May 1, 2013
Little Suzy was in the midst of working on a piece with her piano teacher when she suddenly stopped playing, crossed out Johann Sebastian Bach’s name at the top of the page, and wrote her own name above it.
“Why did you do that, Suzy?” her surprised teacher asked.
“He’s not playing the piece. I am,” Suzy answered.
I laughed when I heard this story and so has everyone I’ve told it to. Kids can be so cute. But Suzy was absolutely right, wasn’t she. Bach, dead for close to 300 years, certainly wasn’t playing the piece, Suzy was. On the other hand, Suzy should know that if Bach hadn’t composed the work, she would have nothing to play.
So who is more important, Bach or Suzy, the composer or the performer? It’s a question of little practical consequence for composers whose works are already circulating in the world and beyond their control. Their horses are out of the barn. But we performers have to grapple with this issue every time we encounter a work of music, no matter how long or short, how profound or inconsequential. It is said that composers create, performers merely re-create. True, but give us just a little credit for what that entails. We are the composer’s enabler, mouthpiece, and translator. We are the teller of his or her stories.
Here are two reviews I would not like to read after a performance of mine:
Review #1: Mr. Steinhardt’s rendition of the Schrattenholz Violin Concerto, while unerringly faithful to the score, seemed to lack anything of a personal nature, and ultimately failed to bring the music to life.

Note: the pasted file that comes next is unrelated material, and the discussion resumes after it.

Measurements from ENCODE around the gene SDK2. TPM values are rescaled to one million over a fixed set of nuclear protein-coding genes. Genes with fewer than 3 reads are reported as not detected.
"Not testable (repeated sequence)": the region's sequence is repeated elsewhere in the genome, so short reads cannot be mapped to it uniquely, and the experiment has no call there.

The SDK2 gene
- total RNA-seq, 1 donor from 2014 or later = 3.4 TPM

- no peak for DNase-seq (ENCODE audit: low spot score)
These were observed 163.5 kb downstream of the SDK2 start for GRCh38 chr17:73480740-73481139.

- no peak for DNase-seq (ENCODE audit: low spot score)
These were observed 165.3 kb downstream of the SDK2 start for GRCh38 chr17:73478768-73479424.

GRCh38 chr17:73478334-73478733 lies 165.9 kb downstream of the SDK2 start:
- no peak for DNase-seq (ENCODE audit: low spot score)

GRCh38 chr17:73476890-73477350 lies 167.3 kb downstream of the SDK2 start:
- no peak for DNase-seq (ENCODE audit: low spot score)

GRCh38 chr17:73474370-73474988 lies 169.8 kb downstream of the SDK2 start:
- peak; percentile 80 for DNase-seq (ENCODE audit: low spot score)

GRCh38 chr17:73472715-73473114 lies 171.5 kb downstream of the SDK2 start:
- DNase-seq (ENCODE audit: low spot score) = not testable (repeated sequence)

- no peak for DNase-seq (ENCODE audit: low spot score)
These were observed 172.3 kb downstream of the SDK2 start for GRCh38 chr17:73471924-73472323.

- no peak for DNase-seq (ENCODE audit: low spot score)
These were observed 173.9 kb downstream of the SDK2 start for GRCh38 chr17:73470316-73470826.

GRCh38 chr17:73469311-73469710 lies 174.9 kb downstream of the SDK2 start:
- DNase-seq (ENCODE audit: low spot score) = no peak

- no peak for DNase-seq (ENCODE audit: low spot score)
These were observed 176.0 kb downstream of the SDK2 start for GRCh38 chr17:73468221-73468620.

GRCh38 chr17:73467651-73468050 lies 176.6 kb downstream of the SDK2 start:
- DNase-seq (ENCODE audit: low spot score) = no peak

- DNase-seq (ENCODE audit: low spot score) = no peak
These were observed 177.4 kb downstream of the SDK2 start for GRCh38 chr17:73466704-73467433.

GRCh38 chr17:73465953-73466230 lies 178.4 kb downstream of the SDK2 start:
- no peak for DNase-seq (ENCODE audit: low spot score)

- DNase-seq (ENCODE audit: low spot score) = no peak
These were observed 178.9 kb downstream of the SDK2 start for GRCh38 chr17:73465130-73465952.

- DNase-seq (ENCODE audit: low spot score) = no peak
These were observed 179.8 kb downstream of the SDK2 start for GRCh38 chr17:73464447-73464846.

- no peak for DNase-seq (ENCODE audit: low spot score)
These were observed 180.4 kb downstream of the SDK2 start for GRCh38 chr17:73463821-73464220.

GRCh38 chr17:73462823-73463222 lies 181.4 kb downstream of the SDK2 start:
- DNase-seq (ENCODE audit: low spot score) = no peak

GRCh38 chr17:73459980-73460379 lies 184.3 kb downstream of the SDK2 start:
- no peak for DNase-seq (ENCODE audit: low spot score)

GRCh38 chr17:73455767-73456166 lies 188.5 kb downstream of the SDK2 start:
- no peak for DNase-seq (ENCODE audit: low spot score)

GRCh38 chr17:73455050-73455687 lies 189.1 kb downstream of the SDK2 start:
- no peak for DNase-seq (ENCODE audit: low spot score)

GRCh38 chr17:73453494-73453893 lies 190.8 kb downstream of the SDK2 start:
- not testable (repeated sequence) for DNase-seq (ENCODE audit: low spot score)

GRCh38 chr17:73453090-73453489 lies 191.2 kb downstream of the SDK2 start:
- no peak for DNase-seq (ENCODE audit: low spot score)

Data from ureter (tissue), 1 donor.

Review #2: Mr. Steinhardt’s rendition of the Schrattenholz Violin Concerto blatantly ignored the composer’s intentions and used the music to show off his technical skills and misguided musical notions.
Fortunately, I’ve never received either of these reviews, but they represent extreme choices for performers: a strictly literal interpretation of the composer’s music versus one of unfettered freedom to do exactly as you please. Something more in the middle of those polar opposites, I hear you advising. Fine, but exactly how, where, and when?
The pianist Arthur Schnabel likened the performer’s role to that of an alpine guide leading his group to the summit’s splendid view. I sense this when I listen to his recording of the Largo e mesto movement of Beethoven’s Piano Sonata, Opus 10, #3. Schnabel draws me insightfully into the emotional and highly charged nature of the movement—lingering just a touch to highlight a surprising harmonic shift, charging forward to dramatize another. Schnabel is indeed a masterful guide.
Another image of the performer was prompted by my daughter Natasha’s stories of her work as a midwife. As I listened to her, I couldn’t help thinking that performers are also midwives. Notes make no sound and stir no emotions lying mute on the printed page until a musician actually brings them to life—exchanging ink for sound. What an alluring idea to think of myself as a midwife delivering the Beethoven Violin Concerto or a Bach Partita to the listener.
Then there’s the scholarly performer who studies a composer’s life down to the smallest detail in hopes of acquiring a deeper understanding of his or her music. I love reading about our inspired composers—how Mozart played pranks, how Beethoven dealt with his deafness, how Shostakovich was hounded by Stalin, and so on, but does my knowing these anecdotes bear significantly on my interpretation of their music? After all, Mozart wrote music of despair during happy moments in his life. Schubert composed an opera farce while in the throes of tertiary syphilis.